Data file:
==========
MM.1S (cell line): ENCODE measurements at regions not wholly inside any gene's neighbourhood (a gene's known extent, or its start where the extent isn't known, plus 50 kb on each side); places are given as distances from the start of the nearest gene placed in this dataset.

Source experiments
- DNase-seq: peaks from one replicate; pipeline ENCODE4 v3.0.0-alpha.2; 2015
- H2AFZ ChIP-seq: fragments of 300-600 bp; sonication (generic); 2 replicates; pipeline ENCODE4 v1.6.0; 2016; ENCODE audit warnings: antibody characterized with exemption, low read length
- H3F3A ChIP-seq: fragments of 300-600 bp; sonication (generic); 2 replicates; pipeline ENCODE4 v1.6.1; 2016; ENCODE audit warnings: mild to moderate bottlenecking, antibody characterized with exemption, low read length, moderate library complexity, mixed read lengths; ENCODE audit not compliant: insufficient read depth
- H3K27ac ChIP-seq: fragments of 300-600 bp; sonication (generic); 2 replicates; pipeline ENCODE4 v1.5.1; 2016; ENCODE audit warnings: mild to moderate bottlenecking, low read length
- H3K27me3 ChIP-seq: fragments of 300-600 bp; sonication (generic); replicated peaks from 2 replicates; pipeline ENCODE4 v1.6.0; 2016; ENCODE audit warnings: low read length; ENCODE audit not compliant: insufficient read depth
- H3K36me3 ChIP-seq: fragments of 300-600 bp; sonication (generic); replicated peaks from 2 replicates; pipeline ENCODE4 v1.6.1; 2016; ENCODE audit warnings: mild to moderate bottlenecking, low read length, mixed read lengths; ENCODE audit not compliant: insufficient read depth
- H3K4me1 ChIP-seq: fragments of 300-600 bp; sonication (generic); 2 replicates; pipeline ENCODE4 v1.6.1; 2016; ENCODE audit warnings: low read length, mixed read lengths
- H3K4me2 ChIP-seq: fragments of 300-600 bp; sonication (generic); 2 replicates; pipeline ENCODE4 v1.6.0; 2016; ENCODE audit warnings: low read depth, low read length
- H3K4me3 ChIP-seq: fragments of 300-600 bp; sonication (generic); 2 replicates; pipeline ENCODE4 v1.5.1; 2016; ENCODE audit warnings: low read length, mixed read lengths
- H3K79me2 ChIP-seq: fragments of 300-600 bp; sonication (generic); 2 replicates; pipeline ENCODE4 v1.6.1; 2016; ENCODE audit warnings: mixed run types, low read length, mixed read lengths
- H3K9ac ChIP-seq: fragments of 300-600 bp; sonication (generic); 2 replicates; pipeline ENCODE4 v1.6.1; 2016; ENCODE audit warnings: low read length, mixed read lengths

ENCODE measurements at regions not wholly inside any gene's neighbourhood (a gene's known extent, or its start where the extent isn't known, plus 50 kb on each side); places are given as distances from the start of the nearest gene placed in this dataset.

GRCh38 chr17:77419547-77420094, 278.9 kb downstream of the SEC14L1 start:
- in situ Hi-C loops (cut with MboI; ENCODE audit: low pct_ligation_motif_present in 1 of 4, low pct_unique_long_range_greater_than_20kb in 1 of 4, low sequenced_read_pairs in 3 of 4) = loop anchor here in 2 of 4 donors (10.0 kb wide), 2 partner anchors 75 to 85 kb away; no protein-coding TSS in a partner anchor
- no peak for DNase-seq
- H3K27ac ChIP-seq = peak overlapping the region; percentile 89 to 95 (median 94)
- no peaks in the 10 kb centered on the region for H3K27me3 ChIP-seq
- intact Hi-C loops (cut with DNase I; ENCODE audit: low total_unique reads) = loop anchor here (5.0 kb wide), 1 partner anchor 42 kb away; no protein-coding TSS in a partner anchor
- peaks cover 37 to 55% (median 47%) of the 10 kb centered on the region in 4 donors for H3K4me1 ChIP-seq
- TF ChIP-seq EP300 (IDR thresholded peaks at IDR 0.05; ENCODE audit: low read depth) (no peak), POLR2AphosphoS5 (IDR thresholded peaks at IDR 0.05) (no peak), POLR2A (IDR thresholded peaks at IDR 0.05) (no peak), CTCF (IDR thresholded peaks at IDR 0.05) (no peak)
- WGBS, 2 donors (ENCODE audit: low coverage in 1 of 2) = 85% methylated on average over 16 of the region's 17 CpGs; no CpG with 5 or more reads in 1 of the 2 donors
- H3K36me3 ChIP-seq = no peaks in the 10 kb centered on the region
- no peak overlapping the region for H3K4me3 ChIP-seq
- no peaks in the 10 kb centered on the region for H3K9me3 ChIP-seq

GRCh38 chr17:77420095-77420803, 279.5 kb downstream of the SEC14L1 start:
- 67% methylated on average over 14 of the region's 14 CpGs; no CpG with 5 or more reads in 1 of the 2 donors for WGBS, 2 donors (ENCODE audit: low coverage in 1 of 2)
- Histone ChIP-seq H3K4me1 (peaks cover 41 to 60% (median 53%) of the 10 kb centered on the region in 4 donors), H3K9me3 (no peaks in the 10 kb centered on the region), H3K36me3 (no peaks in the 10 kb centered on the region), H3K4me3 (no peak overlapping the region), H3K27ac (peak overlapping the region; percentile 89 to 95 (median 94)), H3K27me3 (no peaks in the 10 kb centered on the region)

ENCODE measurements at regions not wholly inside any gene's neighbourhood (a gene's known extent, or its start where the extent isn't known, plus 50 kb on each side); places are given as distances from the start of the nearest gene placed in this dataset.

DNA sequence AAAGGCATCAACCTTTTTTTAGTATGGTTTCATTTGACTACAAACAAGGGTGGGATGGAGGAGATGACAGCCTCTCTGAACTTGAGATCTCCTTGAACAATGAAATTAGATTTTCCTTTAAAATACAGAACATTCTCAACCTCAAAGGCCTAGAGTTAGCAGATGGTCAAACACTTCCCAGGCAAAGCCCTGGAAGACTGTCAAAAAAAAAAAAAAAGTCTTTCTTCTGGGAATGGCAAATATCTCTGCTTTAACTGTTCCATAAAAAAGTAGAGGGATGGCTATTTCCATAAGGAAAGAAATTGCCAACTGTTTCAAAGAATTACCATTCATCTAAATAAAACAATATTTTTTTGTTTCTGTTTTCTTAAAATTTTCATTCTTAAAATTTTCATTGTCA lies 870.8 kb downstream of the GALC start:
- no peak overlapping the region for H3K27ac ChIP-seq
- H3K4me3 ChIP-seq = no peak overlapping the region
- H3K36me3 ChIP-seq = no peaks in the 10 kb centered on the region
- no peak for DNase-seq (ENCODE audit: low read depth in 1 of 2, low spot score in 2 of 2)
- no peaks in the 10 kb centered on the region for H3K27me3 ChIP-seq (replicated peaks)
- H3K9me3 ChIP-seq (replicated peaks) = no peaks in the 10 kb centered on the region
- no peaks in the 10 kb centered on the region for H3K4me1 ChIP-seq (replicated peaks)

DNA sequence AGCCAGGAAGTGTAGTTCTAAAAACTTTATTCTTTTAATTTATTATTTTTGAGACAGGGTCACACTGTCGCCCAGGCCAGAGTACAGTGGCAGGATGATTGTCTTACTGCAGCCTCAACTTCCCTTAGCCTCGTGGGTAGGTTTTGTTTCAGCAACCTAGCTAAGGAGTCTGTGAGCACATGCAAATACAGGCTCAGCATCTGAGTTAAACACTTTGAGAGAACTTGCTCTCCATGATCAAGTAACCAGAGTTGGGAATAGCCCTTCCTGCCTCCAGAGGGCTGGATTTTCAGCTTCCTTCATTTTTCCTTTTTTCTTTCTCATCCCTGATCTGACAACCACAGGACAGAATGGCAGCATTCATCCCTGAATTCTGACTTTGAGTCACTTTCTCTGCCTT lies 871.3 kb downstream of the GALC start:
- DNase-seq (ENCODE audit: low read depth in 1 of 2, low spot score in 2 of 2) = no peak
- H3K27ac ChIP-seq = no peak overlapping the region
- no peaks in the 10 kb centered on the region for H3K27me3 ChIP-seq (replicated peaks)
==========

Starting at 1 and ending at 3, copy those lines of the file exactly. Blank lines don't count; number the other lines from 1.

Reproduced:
MM.1S (cell line): ENCODE measurements at regions not wholly inside any gene's neighbourhood (a gene's known extent, or its start where the extent isn't known, plus 50 kb on each side); places are given as distances from the start of the nearest gene placed in this dataset.

Source experiments
- DNase-seq: peaks from one replicate; pipeline ENCODE4 v3.0.0-alpha.2; 2015